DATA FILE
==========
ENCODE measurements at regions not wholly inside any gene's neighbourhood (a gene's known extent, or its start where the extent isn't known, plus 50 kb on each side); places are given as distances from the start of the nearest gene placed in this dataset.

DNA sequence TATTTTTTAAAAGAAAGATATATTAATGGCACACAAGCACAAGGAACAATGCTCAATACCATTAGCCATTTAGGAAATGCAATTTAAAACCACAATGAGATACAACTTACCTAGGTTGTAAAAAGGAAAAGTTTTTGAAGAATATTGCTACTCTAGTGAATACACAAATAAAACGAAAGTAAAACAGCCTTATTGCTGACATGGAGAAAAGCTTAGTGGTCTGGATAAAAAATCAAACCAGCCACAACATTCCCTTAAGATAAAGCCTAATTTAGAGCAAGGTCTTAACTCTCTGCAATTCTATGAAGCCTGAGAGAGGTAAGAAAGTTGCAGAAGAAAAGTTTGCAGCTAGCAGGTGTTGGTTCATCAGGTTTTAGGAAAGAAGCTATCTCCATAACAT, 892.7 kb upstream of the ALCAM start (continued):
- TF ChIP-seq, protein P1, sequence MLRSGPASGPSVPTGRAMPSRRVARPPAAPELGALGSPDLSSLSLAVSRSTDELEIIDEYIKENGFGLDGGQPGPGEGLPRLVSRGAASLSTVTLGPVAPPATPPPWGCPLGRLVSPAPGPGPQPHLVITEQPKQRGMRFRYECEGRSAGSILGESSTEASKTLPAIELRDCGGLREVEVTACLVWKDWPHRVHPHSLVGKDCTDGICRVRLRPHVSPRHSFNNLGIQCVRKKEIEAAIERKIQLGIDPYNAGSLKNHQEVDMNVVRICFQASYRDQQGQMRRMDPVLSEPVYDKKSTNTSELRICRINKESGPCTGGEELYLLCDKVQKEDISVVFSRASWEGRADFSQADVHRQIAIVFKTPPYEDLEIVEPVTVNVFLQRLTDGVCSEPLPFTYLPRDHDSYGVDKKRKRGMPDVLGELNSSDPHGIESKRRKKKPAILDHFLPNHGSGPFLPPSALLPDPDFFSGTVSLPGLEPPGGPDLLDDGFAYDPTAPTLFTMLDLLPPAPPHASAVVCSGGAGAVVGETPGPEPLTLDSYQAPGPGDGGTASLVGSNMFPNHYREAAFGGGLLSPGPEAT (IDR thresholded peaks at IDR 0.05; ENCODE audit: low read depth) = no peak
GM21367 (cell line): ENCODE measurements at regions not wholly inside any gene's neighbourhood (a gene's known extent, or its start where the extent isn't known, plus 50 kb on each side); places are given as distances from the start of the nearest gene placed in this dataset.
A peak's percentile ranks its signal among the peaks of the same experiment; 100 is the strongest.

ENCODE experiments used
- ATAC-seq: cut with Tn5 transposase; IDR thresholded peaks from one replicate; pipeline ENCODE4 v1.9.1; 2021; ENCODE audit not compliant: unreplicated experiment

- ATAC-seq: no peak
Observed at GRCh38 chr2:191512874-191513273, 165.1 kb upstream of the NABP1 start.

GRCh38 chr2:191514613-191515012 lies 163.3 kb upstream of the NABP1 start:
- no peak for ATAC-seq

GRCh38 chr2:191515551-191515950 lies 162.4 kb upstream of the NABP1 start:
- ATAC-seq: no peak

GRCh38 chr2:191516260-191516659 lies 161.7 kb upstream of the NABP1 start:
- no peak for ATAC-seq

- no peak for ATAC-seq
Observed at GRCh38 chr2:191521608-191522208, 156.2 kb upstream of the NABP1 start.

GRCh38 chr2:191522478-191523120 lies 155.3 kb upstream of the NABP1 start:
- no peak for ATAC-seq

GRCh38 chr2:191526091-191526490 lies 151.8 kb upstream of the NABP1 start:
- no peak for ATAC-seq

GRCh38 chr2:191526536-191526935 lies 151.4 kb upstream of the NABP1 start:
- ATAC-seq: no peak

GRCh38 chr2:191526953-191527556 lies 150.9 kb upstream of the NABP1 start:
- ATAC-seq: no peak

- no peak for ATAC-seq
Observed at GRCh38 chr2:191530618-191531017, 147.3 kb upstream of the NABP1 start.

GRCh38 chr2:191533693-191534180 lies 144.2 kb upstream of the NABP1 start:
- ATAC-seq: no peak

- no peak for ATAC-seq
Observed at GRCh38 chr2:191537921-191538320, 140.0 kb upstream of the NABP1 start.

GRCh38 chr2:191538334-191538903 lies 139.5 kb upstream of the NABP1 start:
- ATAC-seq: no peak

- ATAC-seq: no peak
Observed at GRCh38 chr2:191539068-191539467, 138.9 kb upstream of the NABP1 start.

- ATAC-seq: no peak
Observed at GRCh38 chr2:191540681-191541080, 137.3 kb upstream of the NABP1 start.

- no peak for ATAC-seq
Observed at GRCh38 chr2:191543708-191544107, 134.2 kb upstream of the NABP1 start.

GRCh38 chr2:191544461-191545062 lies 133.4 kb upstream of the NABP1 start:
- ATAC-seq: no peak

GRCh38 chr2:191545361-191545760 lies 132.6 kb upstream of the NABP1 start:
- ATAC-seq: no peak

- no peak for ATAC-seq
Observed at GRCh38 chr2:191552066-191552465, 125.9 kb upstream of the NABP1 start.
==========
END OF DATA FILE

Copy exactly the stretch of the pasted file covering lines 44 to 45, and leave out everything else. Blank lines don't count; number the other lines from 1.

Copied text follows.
- no peak for ATAC-seq
Observed at GRCh38 chr2:191552066-191552465, 125.9 kb upstream of the NABP1 start.